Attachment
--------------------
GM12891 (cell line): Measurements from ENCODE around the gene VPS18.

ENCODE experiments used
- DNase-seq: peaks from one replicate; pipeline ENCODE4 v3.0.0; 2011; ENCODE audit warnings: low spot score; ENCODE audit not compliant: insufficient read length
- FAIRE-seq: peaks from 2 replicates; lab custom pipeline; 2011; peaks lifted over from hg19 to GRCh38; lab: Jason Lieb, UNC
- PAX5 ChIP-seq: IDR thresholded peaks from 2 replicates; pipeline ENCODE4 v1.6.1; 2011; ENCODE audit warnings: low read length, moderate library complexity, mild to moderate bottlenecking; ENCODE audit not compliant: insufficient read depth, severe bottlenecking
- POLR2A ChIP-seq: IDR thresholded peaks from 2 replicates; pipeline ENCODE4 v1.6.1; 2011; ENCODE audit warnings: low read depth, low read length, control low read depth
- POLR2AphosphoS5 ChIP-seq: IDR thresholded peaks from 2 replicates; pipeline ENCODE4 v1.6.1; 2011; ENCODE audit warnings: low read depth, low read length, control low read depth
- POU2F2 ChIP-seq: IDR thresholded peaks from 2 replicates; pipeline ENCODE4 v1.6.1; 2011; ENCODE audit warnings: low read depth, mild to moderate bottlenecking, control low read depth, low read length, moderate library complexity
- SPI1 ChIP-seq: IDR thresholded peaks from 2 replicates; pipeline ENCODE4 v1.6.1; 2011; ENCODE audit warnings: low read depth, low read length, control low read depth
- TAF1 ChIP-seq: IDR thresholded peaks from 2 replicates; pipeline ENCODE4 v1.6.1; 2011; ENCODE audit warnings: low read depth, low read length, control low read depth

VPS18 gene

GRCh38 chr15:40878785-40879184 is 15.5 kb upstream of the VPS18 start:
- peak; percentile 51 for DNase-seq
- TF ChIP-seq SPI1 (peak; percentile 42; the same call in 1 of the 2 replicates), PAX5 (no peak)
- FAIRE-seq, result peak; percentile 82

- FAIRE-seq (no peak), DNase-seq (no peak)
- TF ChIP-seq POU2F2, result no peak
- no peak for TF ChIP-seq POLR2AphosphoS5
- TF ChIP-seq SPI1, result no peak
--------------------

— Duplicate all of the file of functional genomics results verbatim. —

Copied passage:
GM12891 (cell line): Measurements from ENCODE around the gene VPS18.

ENCODE experiments used
- DNase-seq: peaks from one replicate; pipeline ENCODE4 v3.0.0; 2011; ENCODE audit warnings: low spot score; ENCODE audit not compliant: insufficient read length
- FAIRE-seq: peaks from 2 replicates; lab custom pipeline; 2011; peaks lifted over from hg19 to GRCh38; lab: Jason Lieb, UNC
- PAX5 ChIP-seq: IDR thresholded peaks from 2 replicates; pipeline ENCODE4 v1.6.1; 2011; ENCODE audit warnings: low read length, moderate library complexity, mild to moderate bottlenecking; ENCODE audit not compliant: insufficient read depth, severe bottlenecking
- POLR2A ChIP-seq: IDR thresholded peaks from 2 replicates; pipeline ENCODE4 v1.6.1; 2011; ENCODE audit warnings: low read depth, low read length, control low read depth
- POLR2AphosphoS5 ChIP-seq: IDR thresholded peaks from 2 replicates; pipeline ENCODE4 v1.6.1; 2011; ENCODE audit warnings: low read depth, low read length, control low read depth
- POU2F2 ChIP-seq: IDR thresholded peaks from 2 replicates; pipeline ENCODE4 v1.6.1; 2011; ENCODE audit warnings: low read depth, mild to moderate bottlenecking, control low read depth, low read length, moderate library complexity
- SPI1 ChIP-seq: IDR thresholded peaks from 2 replicates; pipeline ENCODE4 v1.6.1; 2011; ENCODE audit warnings: low read depth, low read length, control low read depth
- TAF1 ChIP-seq: IDR thresholded peaks from 2 replicates; pipeline ENCODE4 v1.6.1; 2011; ENCODE audit warnings: low read depth, low read length, control low read depth

VPS18 gene

GRCh38 chr15:40878785-40879184 is 15.5 kb upstream of the VPS18 start:
- peak; percentile 51 for DNase-seq
- TF ChIP-seq SPI1 (peak; percentile 42; the same call in 1 of the 2 replicates), PAX5 (no peak)
- FAIRE-seq, result peak; percentile 82

- FAIRE-seq (no peak), DNase-seq (no peak)
- TF ChIP-seq POU2F2, result no peak
- no peak for TF ChIP-seq POLR2AphosphoS5
- TF ChIP-seq SPI1, result no peak